I wouldn't know what brought me to Bristol because she was going into aviation because everything was run from down here. It was marvellous experience because although I'm not making films so much because what I did then was we never tried to make anything big. But by that I mean if it was for the cinemas or because those days we were making shows for the cinema that we were still in that era. Or if it was something big for television which we were doing. I mean we were making programmes for television the sponsored programmes. And we weren't based on my shelf background. There was no advertising on them. It was rather look. I took the view of Bristol Sydney. We were the engines for the industry. We had to beat Rolls-Royce who were hopeless on the film side. The PR was absolutely ludicrous. So the only way we could beat them was to give a better service. And that means provide footage so any Concorde footage coming forward anything of that nature was coming from the bustling Sydney unit. But as I said it wasn't it seemed to be commercial. So people would use it even in those days the BBC were quite prepared to run the film we've made. I mean the sort of films we were making we were the power to serve as a good example. Which did quite well. I mean we represented Britain and got people like. John chick all excited and you know and we knew this sort of thing was one that would be a find. But those films we didn't make. Internally we couldn't we couldn't cope with that. I always brought in outside units. Invariably Athos at that stage because they had been making films for British Airways they'd been making films for some of the other aviation people. And what I knew with the Athos cruise was that they were flexible and would work the way we wanted them to work and within the confines of the security they were extremely good at that. But we went on making smaller in films in. I had my own department set up and we took on our own crew.
SPEAKER: M7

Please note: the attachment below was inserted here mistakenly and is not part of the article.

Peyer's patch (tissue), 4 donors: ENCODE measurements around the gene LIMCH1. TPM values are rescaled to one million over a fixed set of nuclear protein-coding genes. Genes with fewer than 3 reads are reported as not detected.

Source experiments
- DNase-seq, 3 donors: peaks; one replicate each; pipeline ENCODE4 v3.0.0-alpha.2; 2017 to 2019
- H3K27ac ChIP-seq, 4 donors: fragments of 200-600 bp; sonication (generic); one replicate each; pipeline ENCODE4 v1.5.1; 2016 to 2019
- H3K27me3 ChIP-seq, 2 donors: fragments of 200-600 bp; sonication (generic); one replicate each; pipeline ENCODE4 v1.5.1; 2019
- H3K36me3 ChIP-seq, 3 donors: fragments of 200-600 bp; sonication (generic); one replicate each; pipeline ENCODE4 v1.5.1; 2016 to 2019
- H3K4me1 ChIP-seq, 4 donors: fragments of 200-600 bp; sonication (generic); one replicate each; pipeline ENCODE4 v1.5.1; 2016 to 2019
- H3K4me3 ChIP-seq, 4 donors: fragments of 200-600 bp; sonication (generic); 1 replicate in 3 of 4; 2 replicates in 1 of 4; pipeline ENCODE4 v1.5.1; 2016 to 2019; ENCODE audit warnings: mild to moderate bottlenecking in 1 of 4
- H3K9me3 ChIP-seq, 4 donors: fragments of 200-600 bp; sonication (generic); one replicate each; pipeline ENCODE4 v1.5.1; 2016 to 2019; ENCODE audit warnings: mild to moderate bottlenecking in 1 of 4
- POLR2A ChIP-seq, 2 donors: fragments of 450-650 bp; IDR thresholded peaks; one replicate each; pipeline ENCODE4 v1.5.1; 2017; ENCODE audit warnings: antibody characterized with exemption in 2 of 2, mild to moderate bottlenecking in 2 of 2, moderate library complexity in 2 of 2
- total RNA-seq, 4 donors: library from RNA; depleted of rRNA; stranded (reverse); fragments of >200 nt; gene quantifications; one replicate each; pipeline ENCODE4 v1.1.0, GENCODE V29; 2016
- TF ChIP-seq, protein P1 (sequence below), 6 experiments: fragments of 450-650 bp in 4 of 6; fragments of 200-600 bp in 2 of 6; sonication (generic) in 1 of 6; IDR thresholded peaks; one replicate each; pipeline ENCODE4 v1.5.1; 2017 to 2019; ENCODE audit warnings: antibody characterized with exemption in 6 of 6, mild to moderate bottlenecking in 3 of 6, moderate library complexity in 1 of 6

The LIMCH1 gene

When the big crash came that was from Bristol sadly I mean you moved from Bristol aeroplane.
SPEAKER: M9
Oh yeah. Oh yeah. Yes. You exited Barbara still.
SPEAKER: M4
Yeah. The point was the Bristol aeroplane company at that time again because of government policy. They were starting to nationalised industry and it was done. At first it was done by. By getting the larger companies to join together. So Bristol aeroplane company went out and became part of something else. Bristol aircraft in joined up with the with what was Vickers to become be a Bristol AC b aC as it was a British Aircraft Corporation that you then set in and we were given the chance to go one way or the other and I decide to go to Bristol Sydney which was which was amalgamation between Bristol aero engines. And Armstrong Sydney. The government forced them together. And of course later Bristol Cindy was gobbled up by Rolls Royce. That was the final final thing as I left just before that happened. Can I just take you back because I don't think we've covered it in sufficient detail. That.
SPEAKER: M3
You had an urge to go to the film industry. Oh yeah. It generated by one particular film or it meant my entry to to the industry was was at university. I got interested in the film society.
SPEAKER: M4
And actually at university I started directing the internal film unit we had at university we had our own thing. I mean the films we were making were not Huddleston and his work in what was then called sofar town. I mean we win movement very popular at the time as you can imagine making I mean the government of the day if that never what we were doing would not be at all pleased. That we were trying to show condition but the real thing that got me going was was the films that I saw from overseas which were the resident films as it were in the film societies. And the particular one that got me most interested was Lucy on a story the Flaherty film. And that that was why I decided when I'd finished universe I was going to go into films to try and make documentaries not features I was much wanted them in the documentary of that time. I mean the thing that's completely disappeared today I'm mechanical documentaries rather than personal ones why didn't lose lose Lucy on the story but the mixture was a great mixture I mean it was what it did to the people and then it was so much more than just a mechanical thing that we went on to make it Shell. Etc. It was the mix John I liked both of them.
SPEAKER: M5